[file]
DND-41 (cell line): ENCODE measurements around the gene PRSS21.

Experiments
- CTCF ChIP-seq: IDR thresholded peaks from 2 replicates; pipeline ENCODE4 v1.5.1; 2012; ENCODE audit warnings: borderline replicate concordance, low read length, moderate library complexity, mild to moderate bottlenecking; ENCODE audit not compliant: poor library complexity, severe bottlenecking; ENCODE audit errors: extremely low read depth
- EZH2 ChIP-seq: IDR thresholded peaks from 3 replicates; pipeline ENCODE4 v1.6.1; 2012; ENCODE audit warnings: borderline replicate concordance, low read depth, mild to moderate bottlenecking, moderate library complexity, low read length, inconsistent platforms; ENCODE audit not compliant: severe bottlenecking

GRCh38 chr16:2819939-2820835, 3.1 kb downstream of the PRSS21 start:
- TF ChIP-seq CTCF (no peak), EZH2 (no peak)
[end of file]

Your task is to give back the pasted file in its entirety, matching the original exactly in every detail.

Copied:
DND-41 (cell line): ENCODE measurements around the gene PRSS21.

Experiments
- CTCF ChIP-seq: IDR thresholded peaks from 2 replicates; pipeline ENCODE4 v1.5.1; 2012; ENCODE audit warnings: borderline replicate concordance, low read length, moderate library complexity, mild to moderate bottlenecking; ENCODE audit not compliant: poor library complexity, severe bottlenecking; ENCODE audit errors: extremely low read depth
- EZH2 ChIP-seq: IDR thresholded peaks from 3 replicates; pipeline ENCODE4 v1.6.1; 2012; ENCODE audit warnings: borderline replicate concordance, low read depth, mild to moderate bottlenecking, moderate library complexity, low read length, inconsistent platforms; ENCODE audit not compliant: severe bottlenecking

GRCh38 chr16:2819939-2820835, 3.1 kb downstream of the PRSS21 start:
- TF ChIP-seq CTCF (no peak), EZH2 (no peak)